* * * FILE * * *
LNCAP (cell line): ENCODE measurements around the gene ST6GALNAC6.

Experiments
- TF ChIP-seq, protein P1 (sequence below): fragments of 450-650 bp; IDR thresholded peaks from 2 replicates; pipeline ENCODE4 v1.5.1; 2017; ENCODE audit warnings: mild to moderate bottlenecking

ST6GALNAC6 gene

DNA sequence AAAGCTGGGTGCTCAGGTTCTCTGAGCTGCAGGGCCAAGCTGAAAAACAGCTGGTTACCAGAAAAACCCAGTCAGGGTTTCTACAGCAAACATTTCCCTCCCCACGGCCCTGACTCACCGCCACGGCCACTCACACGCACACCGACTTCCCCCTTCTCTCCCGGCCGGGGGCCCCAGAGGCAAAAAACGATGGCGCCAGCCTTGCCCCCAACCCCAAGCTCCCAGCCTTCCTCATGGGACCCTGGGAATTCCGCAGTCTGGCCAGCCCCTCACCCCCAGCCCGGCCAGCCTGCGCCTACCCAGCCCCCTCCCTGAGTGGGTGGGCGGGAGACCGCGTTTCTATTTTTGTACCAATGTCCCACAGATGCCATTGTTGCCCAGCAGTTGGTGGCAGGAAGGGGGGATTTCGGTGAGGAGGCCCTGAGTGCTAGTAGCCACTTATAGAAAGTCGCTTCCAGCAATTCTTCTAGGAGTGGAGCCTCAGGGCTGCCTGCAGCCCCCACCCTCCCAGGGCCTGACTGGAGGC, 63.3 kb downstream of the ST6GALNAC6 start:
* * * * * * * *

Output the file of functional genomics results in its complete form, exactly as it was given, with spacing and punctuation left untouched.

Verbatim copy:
LNCAP (cell line): ENCODE measurements around the gene ST6GALNAC6.

Experiments
- TF ChIP-seq, protein P1 (sequence below): fragments of 450-650 bp; IDR thresholded peaks from 2 replicates; pipeline ENCODE4 v1.5.1; 2017; ENCODE audit warnings: mild to moderate bottlenecking

ST6GALNAC6 gene

DNA sequence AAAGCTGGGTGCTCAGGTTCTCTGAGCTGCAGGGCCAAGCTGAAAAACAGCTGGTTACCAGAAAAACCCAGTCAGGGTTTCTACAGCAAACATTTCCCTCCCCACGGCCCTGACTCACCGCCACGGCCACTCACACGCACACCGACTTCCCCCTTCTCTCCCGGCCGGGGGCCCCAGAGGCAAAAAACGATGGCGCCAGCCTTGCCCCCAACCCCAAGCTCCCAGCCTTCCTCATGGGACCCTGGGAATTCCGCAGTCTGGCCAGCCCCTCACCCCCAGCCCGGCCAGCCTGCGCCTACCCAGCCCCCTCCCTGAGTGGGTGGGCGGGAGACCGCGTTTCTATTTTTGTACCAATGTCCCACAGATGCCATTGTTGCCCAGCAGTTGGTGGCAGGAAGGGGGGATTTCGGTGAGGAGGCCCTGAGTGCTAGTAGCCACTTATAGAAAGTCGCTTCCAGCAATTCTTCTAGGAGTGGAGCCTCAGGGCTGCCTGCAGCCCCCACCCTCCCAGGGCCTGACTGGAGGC, 63.3 kb downstream of the ST6GALNAC6 start: